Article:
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Fear has engulfed Europe


Five minutes from where he had dinner in Paris, dozens were being murdered; when he arrived in Hanover, alerts of a bomb led to the evacuation of a stadium; when he landed in Marseille, the airport was evacuated and a Jewish teacher was stabbed. One week in Europe made it clear to Ben-Dror Yemini just how explosive the situation in Europe is, and how long is the road ahead in the fight against jihad.

This is my fourth visit to Europe this year. And it’s not the same Europe. I’ve been in France when journalists and Jews were murdered, during the attacks on Charlie Hebdo and the Hypercacher supermarket. And no, it’s not the same. At the time, Europe thought these attacks were a one-off, but now it is starting to realize this is not an isolated incident, it’s a serious disease. The terror attacks in Paris caught me at dinner, five minutes away from the theater where a mass slaughter was being committed.

And while my train from Hamburg was making its way to Hanover, on Tuesday evening, it turned out the city was in a state almost complete curfew as a result of alerts about a bomb in an ambulance, which led to the cancelation of the soccer match between Germany and the Netherlands.

On Wednesday, I managed to land in Marseille before security forces decided to evacuate the airport. Hundreds of people were standing outside. The weather was excellent. Landed planes remained on the runway. It wasn’t clear what was happening, and no one was allowed in or out. Shortly after that, as I write these lines, a Jewish rabbi was stabbed in Marseille by ISIS supporters.

French police during a raid in search of the perpetrators of the Paris attacks (Photo: Reuters)

And on it goes. According to the Schengen Agreement, there is no need for passports or border control for flights inside Europe. This week, that changed. The European Union is turning into a Europe of separate states. Border control is back while the Schengen Agreement continues to exist – but only on paper. Security checks are becoming more and more serious, and the lines grow longer. The economies of the free world are going to lose billions. The terrorists already managed to achieve something. There’s an increased presence of police or soldiers in airports and malls and they do surprise ID checks. I haven’t seen police carding any blonde-haired women. The suspects, naturally, are only people with a “Middle Eastern look.” It’s called ethnic profiling. This is discrimination. Is this even allowed? There are endless debates about the matter among human rights activists and legal experts. Israel’s Supreme Court also debated this issue. But now, there is no longer need for debate. Fears, whether real or not, create new rules.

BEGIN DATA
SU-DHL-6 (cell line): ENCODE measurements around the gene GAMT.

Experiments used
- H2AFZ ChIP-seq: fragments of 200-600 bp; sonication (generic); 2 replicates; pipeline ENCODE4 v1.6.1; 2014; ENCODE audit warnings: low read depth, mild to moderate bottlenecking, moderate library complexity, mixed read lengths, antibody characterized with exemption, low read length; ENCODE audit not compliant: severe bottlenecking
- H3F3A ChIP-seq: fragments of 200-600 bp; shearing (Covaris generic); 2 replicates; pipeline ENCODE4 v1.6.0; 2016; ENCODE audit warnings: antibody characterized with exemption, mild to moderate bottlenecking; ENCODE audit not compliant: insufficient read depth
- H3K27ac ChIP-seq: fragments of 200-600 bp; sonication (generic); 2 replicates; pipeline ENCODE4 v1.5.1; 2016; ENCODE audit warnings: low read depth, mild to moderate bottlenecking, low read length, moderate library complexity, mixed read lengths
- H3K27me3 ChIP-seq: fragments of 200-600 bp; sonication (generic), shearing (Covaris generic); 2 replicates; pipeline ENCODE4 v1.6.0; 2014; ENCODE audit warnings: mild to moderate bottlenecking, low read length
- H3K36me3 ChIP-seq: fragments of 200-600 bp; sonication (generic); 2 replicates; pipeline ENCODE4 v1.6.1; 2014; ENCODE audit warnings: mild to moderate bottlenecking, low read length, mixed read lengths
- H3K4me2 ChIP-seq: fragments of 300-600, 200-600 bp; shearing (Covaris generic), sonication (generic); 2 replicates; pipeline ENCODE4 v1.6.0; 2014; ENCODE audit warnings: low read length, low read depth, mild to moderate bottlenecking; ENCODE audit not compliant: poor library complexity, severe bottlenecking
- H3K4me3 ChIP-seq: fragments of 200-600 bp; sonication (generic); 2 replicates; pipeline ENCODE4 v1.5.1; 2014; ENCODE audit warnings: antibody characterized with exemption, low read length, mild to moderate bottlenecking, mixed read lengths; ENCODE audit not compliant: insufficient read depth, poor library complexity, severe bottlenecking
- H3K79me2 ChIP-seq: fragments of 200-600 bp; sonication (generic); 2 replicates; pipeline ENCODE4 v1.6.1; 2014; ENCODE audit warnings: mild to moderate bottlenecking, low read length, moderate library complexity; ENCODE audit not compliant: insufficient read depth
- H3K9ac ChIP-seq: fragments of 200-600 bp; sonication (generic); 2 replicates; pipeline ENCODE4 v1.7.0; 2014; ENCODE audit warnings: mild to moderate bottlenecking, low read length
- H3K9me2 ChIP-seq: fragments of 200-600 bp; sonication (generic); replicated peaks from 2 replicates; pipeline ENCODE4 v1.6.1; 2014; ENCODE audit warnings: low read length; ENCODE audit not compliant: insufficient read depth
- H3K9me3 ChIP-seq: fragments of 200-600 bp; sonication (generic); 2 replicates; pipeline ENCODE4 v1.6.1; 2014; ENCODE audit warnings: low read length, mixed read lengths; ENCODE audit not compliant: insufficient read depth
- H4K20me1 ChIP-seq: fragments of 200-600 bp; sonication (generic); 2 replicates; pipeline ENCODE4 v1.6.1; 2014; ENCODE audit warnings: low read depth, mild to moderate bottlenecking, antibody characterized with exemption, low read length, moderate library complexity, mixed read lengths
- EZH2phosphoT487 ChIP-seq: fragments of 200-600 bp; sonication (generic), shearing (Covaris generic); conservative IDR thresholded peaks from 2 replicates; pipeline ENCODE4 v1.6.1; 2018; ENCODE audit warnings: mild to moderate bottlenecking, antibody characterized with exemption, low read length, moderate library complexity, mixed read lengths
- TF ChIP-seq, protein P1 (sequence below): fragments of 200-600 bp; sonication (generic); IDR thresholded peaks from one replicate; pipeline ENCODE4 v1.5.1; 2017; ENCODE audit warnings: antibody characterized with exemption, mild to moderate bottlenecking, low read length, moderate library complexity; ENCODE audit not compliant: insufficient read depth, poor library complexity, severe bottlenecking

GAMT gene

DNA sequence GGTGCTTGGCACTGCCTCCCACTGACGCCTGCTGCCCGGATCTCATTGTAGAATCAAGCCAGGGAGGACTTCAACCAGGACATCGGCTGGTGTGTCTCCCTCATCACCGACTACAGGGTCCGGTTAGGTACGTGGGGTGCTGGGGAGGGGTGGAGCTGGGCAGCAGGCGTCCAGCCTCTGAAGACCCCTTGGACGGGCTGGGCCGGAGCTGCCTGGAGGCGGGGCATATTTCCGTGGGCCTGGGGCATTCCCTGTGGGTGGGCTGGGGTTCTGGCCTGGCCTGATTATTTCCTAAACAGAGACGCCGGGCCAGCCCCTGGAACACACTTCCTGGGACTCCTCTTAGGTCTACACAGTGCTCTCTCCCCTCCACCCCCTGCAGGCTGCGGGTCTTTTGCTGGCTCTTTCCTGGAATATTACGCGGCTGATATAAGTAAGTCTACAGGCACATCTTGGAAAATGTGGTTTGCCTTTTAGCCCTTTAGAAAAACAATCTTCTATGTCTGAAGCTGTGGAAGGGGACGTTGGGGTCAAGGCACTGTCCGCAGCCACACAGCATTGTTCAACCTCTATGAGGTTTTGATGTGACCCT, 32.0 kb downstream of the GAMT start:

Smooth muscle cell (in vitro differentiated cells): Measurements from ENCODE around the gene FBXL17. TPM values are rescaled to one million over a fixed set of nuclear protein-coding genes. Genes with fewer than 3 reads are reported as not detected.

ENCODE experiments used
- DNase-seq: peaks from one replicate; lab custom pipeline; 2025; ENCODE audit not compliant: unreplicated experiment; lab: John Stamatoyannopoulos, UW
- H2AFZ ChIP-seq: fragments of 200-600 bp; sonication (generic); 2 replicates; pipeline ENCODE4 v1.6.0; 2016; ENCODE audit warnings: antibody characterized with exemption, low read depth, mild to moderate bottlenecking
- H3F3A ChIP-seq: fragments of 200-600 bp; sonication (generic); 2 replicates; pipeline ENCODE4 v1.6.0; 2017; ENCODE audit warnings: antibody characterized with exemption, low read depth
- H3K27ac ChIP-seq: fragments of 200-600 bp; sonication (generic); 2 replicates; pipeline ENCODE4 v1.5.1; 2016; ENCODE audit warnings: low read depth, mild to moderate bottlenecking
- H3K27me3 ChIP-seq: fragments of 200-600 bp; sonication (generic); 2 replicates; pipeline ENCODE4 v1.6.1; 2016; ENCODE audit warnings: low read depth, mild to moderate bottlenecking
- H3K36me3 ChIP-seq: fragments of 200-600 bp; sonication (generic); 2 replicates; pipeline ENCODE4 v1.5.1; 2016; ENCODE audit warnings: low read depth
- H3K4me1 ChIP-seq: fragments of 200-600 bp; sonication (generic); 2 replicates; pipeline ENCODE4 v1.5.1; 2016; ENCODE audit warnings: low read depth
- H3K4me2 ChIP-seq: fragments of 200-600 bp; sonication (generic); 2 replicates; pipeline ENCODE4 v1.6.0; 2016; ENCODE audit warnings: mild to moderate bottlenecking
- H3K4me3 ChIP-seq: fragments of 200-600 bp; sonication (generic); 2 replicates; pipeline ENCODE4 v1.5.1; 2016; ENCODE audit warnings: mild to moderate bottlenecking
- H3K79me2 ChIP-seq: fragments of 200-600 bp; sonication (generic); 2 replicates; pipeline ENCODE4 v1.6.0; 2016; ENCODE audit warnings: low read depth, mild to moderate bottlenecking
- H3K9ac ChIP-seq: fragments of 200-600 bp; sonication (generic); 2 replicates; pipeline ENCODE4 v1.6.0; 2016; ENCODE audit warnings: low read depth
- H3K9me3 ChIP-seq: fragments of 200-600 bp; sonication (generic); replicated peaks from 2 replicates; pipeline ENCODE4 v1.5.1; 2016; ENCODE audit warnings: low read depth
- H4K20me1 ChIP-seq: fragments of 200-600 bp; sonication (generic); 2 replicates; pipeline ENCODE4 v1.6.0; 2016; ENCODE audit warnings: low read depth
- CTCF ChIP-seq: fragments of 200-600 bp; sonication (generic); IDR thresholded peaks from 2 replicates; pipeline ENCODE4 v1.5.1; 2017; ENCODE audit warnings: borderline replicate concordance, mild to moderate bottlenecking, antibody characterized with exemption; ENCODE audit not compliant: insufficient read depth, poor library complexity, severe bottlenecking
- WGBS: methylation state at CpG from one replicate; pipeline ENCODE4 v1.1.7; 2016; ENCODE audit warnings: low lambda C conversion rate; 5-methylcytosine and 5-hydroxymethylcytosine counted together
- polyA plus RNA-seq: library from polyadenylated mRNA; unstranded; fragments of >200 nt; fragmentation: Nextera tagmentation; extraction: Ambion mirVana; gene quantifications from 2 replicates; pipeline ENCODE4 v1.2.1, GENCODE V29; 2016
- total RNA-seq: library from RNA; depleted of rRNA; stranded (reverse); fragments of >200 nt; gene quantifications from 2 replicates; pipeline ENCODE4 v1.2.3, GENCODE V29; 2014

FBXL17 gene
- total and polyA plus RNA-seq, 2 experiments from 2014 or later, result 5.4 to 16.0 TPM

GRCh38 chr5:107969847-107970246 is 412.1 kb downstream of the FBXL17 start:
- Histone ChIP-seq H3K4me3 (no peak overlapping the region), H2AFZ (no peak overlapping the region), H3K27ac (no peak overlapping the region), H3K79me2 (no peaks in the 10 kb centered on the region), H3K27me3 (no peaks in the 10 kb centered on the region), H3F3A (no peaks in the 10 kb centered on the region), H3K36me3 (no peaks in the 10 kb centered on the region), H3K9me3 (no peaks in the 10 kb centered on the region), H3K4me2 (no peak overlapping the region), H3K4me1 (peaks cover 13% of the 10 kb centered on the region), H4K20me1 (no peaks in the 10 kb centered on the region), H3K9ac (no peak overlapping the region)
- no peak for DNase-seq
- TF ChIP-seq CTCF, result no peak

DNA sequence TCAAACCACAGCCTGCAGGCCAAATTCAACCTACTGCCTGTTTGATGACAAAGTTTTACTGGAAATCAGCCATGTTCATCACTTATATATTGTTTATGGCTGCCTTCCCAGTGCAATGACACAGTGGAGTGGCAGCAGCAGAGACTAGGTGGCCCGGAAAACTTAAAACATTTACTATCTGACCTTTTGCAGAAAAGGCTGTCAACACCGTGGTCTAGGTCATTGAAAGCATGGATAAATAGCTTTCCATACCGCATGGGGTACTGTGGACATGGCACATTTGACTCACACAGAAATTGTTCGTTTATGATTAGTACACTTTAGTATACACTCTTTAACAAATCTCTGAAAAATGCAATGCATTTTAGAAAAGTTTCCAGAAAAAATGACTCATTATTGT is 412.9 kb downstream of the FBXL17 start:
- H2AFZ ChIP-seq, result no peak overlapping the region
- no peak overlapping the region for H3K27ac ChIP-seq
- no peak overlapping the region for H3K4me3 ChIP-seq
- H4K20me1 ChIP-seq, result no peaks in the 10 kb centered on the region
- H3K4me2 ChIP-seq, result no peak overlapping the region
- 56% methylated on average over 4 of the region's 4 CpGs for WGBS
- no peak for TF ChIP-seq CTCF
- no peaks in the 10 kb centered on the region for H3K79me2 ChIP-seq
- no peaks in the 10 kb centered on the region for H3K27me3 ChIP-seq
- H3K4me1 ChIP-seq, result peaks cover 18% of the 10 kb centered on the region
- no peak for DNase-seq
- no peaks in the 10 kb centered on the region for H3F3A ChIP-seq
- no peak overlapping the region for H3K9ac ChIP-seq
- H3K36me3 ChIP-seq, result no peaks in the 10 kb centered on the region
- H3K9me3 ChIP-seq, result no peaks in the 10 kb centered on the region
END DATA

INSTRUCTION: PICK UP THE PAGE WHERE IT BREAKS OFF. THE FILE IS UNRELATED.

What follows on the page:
Racism rears its head
Europe is currently going through what Israel went through in the 90s.

When four Arabic-speaking young men boarded the train in Germany, the body language of those sitting in the car changed. 99.99 percent of these young people have nothing to do with terrorism. One of them sat next to me while I was working on my computer. I noticed him curiously glancing at my screen, and we started talking. I told him I was typing in Hebrew. For a moment, I thought I had taken an unnecessary risk. After all, I have no idea what’s going on in his head.

Terror in Paris
When ISIS strikes in the heart of Europe / Yaron Friedman
Analysis: Among the Muslims in France who only want to live a quiet life, there are thousands of frustrated, poor, ignorant, unemployed and bored young people who envy the French people’s high standard of living. The Internet exposes them to the Islamic State, which suggests that they fill the emptiness in their lives by joining an organization seeking to control the entire world.
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He is one of the refugees who recently arrived in Germany. His English was as bad as my Arabic. They were on their way to another city in Germany, where they have friends. They have no home, no family, no livelihood, and they do not know the language – life doesn’t seem very hopeful. But for him, for them, they have reached the Promised Land. Germany has turned into a country that millions in Muslim and African countries dream about, but very few get to realize that dream.

The conductor comes in to check our tickets. He doesn’t dare approach them. There was no need for words – new situations create new codes of conduct.